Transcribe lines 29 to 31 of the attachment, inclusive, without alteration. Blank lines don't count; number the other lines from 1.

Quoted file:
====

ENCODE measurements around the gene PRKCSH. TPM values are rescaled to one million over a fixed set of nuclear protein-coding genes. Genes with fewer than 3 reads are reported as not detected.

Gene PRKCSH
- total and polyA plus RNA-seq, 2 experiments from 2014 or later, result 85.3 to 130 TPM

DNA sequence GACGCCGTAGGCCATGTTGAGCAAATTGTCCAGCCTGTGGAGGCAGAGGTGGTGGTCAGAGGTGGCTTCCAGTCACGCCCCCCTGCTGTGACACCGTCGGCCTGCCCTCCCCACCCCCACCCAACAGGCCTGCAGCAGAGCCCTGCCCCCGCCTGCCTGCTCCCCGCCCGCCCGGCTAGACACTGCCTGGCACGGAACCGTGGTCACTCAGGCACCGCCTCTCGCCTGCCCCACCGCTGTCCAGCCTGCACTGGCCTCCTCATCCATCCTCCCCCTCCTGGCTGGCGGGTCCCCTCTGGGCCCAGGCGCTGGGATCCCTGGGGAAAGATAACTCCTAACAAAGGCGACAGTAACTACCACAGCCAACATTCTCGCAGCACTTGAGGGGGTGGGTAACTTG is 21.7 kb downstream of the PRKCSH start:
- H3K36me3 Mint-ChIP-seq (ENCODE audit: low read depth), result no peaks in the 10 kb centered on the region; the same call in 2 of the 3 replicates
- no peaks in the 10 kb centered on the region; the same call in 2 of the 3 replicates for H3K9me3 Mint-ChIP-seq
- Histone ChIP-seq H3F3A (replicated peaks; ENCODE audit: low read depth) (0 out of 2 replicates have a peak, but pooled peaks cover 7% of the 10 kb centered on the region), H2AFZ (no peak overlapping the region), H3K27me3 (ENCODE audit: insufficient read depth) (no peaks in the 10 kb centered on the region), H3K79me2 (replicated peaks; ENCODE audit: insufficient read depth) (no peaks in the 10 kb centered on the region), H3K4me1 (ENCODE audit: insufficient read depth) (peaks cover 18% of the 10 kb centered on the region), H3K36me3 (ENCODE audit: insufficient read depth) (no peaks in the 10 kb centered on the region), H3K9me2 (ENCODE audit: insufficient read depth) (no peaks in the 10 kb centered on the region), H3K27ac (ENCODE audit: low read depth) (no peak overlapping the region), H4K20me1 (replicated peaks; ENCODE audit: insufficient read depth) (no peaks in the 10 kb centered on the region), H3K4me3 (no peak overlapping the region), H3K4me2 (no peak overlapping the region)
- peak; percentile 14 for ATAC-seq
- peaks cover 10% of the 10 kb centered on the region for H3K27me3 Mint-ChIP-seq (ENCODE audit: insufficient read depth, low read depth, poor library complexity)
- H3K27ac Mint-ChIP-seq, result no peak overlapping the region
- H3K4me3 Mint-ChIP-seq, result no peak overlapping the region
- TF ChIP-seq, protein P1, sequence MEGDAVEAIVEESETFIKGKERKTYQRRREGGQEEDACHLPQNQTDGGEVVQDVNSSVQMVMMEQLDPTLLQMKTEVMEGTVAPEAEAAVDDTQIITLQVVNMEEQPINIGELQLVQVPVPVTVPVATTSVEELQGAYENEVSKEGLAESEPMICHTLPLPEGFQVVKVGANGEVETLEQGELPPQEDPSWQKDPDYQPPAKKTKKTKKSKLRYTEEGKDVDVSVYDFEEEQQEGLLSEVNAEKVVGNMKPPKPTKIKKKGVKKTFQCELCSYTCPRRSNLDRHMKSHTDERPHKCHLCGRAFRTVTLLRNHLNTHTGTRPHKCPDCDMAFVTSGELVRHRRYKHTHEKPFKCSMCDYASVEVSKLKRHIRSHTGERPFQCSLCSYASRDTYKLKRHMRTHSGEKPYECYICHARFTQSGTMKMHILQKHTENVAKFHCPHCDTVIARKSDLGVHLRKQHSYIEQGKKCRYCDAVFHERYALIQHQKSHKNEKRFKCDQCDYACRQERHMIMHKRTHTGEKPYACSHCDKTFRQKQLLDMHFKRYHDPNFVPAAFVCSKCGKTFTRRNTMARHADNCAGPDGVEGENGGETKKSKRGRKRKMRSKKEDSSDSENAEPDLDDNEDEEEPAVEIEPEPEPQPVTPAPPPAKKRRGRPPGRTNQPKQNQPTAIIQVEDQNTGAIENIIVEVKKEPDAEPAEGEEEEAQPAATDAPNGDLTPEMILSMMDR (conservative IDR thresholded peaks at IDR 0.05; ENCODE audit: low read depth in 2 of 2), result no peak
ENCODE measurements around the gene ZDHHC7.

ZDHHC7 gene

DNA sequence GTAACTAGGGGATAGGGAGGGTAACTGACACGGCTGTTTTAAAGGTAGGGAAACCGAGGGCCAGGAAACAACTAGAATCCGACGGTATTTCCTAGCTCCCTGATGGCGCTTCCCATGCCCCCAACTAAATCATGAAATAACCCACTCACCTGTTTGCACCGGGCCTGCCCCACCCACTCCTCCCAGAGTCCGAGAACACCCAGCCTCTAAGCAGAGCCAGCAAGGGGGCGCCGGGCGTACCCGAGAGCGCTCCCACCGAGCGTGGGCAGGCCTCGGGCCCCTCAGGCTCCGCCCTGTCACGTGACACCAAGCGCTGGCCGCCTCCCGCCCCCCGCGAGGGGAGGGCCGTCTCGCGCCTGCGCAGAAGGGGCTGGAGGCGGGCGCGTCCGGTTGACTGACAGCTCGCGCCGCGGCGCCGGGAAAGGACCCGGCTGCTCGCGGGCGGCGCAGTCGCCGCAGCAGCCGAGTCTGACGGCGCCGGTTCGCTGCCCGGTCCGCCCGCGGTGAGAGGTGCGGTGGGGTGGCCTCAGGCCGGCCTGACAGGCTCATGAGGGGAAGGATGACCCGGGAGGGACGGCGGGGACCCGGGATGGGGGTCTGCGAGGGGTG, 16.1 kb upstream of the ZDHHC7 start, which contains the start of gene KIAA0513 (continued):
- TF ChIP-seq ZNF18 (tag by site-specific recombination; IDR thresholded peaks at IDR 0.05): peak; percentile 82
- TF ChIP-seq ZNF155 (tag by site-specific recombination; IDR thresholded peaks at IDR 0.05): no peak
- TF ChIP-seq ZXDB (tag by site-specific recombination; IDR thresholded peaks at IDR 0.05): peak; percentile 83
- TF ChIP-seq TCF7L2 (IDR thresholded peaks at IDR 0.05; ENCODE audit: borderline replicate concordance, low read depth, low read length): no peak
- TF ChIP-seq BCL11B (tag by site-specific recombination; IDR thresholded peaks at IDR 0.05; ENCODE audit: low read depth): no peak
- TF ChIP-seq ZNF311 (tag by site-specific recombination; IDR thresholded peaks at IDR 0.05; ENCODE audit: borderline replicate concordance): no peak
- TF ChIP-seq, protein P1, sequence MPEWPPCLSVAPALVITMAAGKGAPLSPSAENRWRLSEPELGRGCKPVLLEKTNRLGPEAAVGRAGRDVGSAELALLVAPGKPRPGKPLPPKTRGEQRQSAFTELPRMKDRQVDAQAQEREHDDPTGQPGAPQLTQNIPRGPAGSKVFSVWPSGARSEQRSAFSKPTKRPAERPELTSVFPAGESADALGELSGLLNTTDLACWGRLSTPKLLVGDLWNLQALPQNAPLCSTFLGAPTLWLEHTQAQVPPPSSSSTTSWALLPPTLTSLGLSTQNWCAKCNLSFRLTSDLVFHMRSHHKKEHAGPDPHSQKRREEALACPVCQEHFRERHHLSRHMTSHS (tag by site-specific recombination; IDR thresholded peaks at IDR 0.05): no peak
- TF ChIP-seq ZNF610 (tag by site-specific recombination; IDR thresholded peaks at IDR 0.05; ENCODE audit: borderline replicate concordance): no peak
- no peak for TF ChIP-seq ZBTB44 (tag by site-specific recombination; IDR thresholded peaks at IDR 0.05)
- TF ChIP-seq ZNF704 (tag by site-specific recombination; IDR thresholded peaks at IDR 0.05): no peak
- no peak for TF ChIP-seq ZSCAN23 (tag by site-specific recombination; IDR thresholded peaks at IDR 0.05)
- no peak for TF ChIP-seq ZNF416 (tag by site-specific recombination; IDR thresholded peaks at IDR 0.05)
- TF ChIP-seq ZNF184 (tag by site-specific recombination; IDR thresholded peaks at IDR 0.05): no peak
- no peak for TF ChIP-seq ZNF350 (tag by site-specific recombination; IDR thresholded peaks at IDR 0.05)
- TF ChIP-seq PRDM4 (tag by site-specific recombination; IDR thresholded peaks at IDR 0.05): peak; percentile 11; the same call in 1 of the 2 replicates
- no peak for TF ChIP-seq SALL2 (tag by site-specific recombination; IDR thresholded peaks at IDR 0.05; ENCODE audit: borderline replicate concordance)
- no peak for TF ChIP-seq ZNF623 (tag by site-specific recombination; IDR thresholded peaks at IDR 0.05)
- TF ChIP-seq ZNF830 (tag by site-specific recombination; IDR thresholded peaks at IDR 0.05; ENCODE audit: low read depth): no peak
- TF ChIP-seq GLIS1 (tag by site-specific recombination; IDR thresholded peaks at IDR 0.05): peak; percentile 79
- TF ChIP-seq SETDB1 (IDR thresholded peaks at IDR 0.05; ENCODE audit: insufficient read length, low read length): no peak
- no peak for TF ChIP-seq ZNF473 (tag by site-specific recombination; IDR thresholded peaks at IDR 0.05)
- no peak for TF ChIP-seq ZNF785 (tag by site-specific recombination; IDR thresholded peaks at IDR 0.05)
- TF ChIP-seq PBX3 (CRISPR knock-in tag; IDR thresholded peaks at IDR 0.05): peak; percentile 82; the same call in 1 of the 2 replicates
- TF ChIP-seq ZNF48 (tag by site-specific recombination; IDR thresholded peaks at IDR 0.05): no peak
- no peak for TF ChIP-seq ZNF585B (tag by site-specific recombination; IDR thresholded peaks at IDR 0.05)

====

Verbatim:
- no peak for TF ChIP-seq ZNF350 (tag by site-specific recombination; IDR thresholded peaks at IDR 0.05)
- TF ChIP-seq PRDM4 (tag by site-specific recombination; IDR thresholded peaks at IDR 0.05): peak; percentile 11; the same call in 1 of the 2 replicates
- no peak for TF ChIP-seq SALL2 (tag by site-specific recombination; IDR thresholded peaks at IDR 0.05; ENCODE audit: borderline replicate concordance)